Sunday, December 6, 2009

Picture Contest- Week 2- December 6, 2009

December is showing its form. We had our first cold temperatures of the year. It went down to 12 degrees according to a neighbor’s thermometer. Later this week we will get all excited by the first snow storm. When it finally arrives at least that will eliminate the question of whether I should rake those last few areas of the garden, that so far have missed the cleanup effort.

But amidst the cold and snow and ice, there is the fact that soon the days will start getting longer. It is almost time to order seed. I sometimes like to plant a few things ceremonially on January 1.
So on to the contest.
Wow- we had a great start to the contest this last week. It was great to hear from so many of you. There were more Comments this last week than I can ever remember.(At the end of the blog there is the place for comments.)

In Week 1 there was a great two picture race, with the Pink Poppies edging out the Bloodroot.
Here is the full voting:
Bloodroot 25+1=26 for 33.3%
Primal Scream 7+1=8 for 10.3%
Caladium 8+2=10 for 12.8%
Pink Poppy 30+5=35 for 44.9%
The first number is the electronic vote on the Poll. The second number is the email vote.
For you viewing pleasure this week I have 4 great pictures.

First is that magical picture from April 26 with bluebells and epimedium. What a combination. I have Virginia Bluebells throughout the garden. They spread. They bloom like crazy. Then they get out of the way. They do allow for some dramatic pictures, providing blue background to everything from daffodils to hosta. I should add that I have been crazy about epimedium for the last few years. This little variety is called rubrum Sweetheart. It is spreading nicely in its fourth year. I really should divide it in the spring.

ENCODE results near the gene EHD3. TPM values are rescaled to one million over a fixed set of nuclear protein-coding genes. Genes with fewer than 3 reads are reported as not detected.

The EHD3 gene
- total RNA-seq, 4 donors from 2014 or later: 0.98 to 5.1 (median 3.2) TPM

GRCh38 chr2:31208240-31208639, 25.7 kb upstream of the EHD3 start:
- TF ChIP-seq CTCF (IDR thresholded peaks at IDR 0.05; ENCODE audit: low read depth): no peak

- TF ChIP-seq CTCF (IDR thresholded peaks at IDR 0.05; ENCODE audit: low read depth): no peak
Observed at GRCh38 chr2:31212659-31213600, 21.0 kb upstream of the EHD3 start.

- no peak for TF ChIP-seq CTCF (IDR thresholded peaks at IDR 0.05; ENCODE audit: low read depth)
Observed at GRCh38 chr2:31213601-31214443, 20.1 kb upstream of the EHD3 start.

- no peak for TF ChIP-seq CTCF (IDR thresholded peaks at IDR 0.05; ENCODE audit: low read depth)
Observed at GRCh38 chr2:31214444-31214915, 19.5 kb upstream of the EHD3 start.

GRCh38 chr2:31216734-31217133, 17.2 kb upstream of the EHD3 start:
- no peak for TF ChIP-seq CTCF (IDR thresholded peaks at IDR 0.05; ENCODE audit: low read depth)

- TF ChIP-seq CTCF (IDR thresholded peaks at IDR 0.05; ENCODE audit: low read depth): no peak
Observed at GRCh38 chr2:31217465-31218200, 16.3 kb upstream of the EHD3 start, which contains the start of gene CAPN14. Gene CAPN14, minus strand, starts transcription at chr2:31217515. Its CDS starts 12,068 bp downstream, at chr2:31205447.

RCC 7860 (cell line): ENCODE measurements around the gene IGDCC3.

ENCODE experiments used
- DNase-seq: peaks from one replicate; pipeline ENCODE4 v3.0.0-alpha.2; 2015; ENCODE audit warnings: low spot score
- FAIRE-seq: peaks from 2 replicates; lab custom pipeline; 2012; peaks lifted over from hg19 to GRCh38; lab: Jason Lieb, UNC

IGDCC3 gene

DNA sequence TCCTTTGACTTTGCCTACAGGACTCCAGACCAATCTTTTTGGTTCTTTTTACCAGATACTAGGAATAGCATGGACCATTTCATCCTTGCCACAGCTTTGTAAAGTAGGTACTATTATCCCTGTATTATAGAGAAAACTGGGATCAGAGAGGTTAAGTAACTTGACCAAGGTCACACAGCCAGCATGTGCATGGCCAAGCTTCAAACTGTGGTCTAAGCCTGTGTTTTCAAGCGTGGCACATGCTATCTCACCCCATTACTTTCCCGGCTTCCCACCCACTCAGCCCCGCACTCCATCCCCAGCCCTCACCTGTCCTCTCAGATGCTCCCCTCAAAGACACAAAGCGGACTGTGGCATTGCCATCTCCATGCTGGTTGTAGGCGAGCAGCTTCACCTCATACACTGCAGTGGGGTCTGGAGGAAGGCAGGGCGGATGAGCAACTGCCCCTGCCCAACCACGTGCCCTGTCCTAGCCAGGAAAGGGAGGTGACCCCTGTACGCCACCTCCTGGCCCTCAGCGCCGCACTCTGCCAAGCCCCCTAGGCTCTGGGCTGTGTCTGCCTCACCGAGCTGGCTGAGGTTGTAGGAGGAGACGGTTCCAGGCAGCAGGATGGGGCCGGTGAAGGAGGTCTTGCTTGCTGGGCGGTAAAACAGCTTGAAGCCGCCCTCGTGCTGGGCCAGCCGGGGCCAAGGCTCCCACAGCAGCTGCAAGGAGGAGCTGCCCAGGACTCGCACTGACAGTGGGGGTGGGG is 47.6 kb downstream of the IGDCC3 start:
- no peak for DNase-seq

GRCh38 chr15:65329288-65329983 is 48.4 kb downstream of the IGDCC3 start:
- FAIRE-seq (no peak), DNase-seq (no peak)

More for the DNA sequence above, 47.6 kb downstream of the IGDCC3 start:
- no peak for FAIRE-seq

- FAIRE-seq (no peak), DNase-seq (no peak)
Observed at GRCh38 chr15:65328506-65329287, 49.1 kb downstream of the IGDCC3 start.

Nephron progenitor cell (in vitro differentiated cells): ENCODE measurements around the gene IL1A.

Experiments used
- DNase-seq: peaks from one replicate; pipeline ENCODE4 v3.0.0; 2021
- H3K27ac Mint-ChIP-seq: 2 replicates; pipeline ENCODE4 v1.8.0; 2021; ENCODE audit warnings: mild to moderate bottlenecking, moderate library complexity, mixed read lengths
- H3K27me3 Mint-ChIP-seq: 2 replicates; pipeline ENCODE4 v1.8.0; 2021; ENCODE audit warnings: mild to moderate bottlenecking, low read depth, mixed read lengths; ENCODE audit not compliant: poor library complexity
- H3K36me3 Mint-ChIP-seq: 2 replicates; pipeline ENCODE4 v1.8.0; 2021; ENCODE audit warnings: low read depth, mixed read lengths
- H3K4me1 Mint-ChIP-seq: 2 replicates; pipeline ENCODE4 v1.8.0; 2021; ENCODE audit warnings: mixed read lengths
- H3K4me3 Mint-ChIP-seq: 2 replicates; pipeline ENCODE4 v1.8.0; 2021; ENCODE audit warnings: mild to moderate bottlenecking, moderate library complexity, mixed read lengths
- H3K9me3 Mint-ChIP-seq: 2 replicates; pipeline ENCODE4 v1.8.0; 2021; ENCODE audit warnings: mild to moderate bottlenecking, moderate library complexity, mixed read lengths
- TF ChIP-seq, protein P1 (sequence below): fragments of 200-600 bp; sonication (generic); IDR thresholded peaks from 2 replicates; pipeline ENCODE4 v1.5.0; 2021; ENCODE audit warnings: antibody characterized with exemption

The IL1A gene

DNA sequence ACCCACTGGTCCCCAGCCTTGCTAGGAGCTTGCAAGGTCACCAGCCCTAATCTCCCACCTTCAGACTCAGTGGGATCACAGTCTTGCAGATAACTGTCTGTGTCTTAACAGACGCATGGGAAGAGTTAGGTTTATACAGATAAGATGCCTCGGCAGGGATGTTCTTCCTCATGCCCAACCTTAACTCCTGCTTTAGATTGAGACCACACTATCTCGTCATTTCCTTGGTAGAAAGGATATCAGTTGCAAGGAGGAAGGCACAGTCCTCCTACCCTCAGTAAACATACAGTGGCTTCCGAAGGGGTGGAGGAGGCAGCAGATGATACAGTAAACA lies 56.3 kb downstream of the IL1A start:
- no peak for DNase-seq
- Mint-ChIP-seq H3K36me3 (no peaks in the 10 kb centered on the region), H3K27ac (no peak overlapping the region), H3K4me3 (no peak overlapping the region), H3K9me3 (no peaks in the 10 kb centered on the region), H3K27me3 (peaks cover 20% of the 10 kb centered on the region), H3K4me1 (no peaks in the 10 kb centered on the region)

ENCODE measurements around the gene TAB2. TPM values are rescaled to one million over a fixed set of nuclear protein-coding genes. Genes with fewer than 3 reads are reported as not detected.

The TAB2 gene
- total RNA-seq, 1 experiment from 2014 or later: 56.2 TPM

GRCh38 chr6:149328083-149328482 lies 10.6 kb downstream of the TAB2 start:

This second picture is a close-up of a Japanese anemone. They bloom in the fall. This picture was actually early, on August 30. They last into October and should be on everyone’s list of fall flowers. As far as the contest goes, close-up pictures could be in a class of their own.

The third picture shows one of the short bearded iris that adorn the edge of Fairview Street in late April and early May. This picture was taken on May 2. I prefer the short (less than 10 inches) bearded iris because they stand up by themselves. They are such jewels, and will appear throughout the contest. The color contrast between the petals and that fuzzy thing that looks like a caterpillar, is always interesting.

Finally, with the first snow storm bearing down on us I thought this snow shot would be appropriate.
Every few years, like last year, we have late snow, even after the spring flowers have started. Mostly the flowers are not effected. They have, after all, been doing their flower thing for a long time. This picture is of the winter aconite, that is fast naturalizing in many places in the garden. “Naturalizing” is the garden term for spreading on their own terms. The winter aconite is just about the first spring flower, coming right after the snowdrops. They do look like something out of Rocky and Bullwinkle. (How many of you remember that?)

So vote away. Keep those Comments coming. Tell me what you like about any particular picture.
I am doing something new this week, at least with the blog. In addition to the post with the contest pictures and text (and bonus pictures) I have posted, right below the contest post, a separate post, essentially with extra garden information. Sometimes I just have more to say that what should be in a regular post. If you are interested in this extra post, just scroll down past the end of today’s post and you will find it. This week I talk about plants that were new this year.

Here are your bonus pictures. There are more aconite pictures. There are more snow pictures. There are more anemone pictures.

I call these pictures "single, double, and frumpy".

The solstice is coming.

1 comment:

Catherine Woods said...

Naming them "single, double, and frumpy" brought a smile. Thanks, it made a difference on a cold, dark snowy Colorado day! Wonderful to re-view the vibrant blue "squill" in the springtime snow -- as I do love blues in flowers and to be reminded that the days will get longer soon and before I know it, spring will be here.

We've got snow on the ground and coooool temps here. Our first major snowstorm was back in early October, and today's snow is the third one of the season. Sometimes the snow doesn't last because it warms up --- mountain winter is a bit different from Iowa's, as I'm learning.